Transactions Designed to Reduce Estate Tax

After the basic estate planning documents have been completed, many of our clients wish to reduce estate taxation further by engaging in a transaction or series of transactions designed, in part, to reduce estate tax. Many of our clients find that a simple but well-constructed gifting program will achieve a substantial reduction in estate taxation. Anyone can make Annual Exclusion gifts of up to $11,000 each calendar year to as many persons as he or she may desire, and married couples can double-up by giving $22,000 to each donee. For example, a married couple with three children and seven grandchildren can gift up to $220,000 per calendar year to those family members, without transfer tax consequences. Such a program, carried out over a number of years, can reduce estate taxes quite substantially.

A gifting program can be combined with other estate planning ideas to achieve even greater results. For example, if the younger generation uses some or all of the gifted property to purchase a life insurance policy on one or both of their parents, the value of the property passing to the children or younger generations often can be substantially increased while avoiding transfer tax on both the annual gifts (because of the Annual Exclusion) and on the receipt of the death proceeds (because it is the children, not the parents, who own the insurance policy and receive the death proceeds).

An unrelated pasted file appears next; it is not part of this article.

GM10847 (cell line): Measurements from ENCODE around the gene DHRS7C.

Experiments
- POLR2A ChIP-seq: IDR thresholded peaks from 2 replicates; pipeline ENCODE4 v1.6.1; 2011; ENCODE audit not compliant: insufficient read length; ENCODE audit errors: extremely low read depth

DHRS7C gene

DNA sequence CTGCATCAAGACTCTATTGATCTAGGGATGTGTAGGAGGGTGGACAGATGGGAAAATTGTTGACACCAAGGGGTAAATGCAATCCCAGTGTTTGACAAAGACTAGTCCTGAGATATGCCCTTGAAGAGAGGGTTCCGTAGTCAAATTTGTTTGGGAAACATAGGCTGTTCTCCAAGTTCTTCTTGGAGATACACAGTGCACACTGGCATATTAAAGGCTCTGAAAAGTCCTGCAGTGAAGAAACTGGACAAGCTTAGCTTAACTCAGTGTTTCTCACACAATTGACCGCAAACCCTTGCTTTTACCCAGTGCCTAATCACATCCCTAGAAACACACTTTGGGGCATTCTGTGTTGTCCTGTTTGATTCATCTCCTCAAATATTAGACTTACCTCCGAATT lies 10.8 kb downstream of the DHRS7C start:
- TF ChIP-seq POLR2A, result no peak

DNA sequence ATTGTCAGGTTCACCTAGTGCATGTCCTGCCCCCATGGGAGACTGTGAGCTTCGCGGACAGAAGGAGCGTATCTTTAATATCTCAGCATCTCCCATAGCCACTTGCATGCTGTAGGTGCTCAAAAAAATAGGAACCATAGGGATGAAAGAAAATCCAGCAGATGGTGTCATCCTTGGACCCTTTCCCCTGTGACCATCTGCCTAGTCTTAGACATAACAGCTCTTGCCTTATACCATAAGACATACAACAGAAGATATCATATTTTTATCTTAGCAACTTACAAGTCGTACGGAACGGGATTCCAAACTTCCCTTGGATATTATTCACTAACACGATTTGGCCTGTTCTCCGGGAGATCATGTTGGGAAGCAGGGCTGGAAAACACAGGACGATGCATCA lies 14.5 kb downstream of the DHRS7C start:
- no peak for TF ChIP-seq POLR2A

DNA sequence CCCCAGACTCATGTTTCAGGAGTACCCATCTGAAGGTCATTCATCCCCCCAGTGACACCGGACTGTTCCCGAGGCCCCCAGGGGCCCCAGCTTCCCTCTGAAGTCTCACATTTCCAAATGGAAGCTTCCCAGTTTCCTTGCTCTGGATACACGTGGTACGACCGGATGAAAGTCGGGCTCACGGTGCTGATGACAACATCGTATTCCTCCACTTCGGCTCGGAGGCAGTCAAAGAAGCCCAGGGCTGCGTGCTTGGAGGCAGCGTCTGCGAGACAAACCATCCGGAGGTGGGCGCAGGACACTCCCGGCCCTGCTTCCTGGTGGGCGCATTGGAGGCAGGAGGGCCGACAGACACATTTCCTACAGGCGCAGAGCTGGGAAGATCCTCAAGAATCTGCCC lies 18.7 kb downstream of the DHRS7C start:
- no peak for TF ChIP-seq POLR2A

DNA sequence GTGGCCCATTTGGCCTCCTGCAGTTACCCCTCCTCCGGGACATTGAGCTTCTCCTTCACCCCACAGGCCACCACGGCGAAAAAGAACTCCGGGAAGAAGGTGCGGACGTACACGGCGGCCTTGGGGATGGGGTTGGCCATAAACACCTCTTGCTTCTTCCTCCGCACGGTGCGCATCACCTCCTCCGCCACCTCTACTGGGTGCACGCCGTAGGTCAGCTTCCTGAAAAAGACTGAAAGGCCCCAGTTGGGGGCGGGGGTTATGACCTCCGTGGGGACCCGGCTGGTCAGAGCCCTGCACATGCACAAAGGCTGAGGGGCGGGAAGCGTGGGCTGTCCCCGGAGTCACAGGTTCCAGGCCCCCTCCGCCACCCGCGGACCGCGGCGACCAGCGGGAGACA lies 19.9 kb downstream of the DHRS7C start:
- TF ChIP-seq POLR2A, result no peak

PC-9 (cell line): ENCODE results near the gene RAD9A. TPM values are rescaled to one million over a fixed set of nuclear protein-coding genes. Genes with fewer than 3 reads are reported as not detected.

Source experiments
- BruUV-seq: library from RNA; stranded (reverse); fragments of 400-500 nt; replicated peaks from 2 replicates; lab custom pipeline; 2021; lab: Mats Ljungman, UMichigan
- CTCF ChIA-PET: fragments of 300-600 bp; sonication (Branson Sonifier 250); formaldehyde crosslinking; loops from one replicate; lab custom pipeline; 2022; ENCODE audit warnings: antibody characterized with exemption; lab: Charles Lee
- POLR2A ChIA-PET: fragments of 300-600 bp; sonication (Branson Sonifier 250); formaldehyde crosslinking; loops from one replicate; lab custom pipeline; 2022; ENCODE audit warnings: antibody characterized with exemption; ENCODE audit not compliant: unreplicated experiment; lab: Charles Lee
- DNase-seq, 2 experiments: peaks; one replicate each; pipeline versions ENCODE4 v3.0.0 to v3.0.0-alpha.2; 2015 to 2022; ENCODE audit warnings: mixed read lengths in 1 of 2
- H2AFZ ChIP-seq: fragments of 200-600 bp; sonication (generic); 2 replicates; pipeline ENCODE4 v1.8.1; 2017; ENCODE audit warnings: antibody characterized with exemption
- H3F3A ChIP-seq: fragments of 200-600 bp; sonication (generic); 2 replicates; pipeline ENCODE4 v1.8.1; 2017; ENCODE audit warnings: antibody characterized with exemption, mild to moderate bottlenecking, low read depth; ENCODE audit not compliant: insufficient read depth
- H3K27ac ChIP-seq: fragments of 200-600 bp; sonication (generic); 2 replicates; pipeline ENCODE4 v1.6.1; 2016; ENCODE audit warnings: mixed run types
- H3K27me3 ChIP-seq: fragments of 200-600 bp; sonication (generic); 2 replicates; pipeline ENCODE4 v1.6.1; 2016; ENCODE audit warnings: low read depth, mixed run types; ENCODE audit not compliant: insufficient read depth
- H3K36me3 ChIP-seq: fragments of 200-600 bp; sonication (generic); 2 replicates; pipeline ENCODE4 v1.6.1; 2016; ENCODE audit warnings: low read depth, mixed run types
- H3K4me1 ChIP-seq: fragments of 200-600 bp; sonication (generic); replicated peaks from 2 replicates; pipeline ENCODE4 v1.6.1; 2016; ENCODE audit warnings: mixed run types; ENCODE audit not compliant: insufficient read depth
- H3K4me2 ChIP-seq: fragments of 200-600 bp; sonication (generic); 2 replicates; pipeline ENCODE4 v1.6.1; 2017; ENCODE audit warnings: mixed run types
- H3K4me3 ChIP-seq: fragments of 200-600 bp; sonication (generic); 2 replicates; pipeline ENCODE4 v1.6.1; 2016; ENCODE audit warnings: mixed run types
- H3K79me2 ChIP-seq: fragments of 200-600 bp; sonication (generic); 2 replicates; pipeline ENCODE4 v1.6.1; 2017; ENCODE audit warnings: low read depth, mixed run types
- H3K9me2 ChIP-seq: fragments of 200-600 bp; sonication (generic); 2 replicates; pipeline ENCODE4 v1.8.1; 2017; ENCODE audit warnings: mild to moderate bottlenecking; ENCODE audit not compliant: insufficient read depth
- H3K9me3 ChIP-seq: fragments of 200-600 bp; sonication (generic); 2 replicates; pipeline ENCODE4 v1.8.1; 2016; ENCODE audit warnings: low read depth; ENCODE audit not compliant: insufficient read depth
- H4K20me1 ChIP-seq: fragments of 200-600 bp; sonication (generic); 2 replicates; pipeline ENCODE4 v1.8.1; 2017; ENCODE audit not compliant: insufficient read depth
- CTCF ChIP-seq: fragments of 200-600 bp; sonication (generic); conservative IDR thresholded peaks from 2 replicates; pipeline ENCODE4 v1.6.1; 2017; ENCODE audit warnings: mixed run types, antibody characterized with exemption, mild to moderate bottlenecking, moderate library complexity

A variation of this plan to gift cash to individuals to buy life insurance involves the creation of an irrevocable life insurance trust. If a properly prepared irrevocable trust is established, a person can gift property to the trust (usually free from all gift taxation) in an amount sufficient to allow the trust to purchase one or more life insurance policies on the life of the donor. The insurance policy would be owned by the trust, and the death proceeds would be payable to the trust. Under this arrangement, the proceeds of the insurance would not be subject to estate taxation on the death of the donor. The surviving spouse and other family members are usually the beneficiaries of the trust, and the trust often emphasizes supporting the surviving spouse during his or her lifetime and making the remaining assets in the trust available to the children at the death of the surviving spouse to help defray the estate tax obligation that may arise upon the death of the surviving spouse.